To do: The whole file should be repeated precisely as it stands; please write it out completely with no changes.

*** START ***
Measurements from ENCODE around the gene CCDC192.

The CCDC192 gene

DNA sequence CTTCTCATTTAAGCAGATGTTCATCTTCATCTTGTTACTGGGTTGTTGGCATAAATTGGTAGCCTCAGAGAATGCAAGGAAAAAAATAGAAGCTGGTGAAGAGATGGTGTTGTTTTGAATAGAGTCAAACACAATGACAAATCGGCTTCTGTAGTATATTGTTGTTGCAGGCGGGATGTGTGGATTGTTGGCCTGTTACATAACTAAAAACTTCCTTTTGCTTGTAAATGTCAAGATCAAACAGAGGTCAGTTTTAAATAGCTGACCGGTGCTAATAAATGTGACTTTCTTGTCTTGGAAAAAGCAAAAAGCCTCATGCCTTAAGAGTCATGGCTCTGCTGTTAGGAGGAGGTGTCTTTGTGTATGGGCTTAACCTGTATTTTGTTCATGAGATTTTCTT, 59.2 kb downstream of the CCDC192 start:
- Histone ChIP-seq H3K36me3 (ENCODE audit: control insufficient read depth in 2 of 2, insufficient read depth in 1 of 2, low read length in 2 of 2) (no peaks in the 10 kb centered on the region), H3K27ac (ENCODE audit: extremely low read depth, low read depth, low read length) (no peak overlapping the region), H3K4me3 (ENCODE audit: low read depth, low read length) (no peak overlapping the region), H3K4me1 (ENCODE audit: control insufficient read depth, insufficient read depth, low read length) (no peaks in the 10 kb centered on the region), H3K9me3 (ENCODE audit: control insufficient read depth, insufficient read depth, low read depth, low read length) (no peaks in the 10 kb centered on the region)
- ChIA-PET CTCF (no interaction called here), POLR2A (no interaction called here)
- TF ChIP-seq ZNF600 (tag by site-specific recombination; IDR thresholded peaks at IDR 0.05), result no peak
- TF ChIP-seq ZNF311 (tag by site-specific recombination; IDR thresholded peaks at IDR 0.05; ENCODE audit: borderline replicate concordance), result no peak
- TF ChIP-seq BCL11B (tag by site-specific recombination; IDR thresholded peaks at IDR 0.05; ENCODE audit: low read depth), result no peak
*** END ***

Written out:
Measurements from ENCODE around the gene CCDC192.

The CCDC192 gene

DNA sequence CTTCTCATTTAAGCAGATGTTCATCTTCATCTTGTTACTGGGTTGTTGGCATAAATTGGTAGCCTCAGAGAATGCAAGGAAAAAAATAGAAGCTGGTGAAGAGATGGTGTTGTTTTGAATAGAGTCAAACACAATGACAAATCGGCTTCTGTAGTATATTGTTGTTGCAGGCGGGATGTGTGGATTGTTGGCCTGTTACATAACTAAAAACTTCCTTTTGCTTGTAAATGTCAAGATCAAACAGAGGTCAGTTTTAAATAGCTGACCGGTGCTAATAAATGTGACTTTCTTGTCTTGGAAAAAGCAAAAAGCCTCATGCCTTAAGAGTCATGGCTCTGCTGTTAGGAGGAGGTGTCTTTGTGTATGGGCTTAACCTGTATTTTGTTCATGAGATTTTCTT, 59.2 kb downstream of the CCDC192 start:
- Histone ChIP-seq H3K36me3 (ENCODE audit: control insufficient read depth in 2 of 2, insufficient read depth in 1 of 2, low read length in 2 of 2) (no peaks in the 10 kb centered on the region), H3K27ac (ENCODE audit: extremely low read depth, low read depth, low read length) (no peak overlapping the region), H3K4me3 (ENCODE audit: low read depth, low read length) (no peak overlapping the region), H3K4me1 (ENCODE audit: control insufficient read depth, insufficient read depth, low read length) (no peaks in the 10 kb centered on the region), H3K9me3 (ENCODE audit: control insufficient read depth, insufficient read depth, low read depth, low read length) (no peaks in the 10 kb centered on the region)
- ChIA-PET CTCF (no interaction called here), POLR2A (no interaction called here)
- TF ChIP-seq ZNF600 (tag by site-specific recombination; IDR thresholded peaks at IDR 0.05), result no peak
- TF ChIP-seq ZNF311 (tag by site-specific recombination; IDR thresholded peaks at IDR 0.05; ENCODE audit: borderline replicate concordance), result no peak
- TF ChIP-seq BCL11B (tag by site-specific recombination; IDR thresholded peaks at IDR 0.05; ENCODE audit: low read depth), result no peak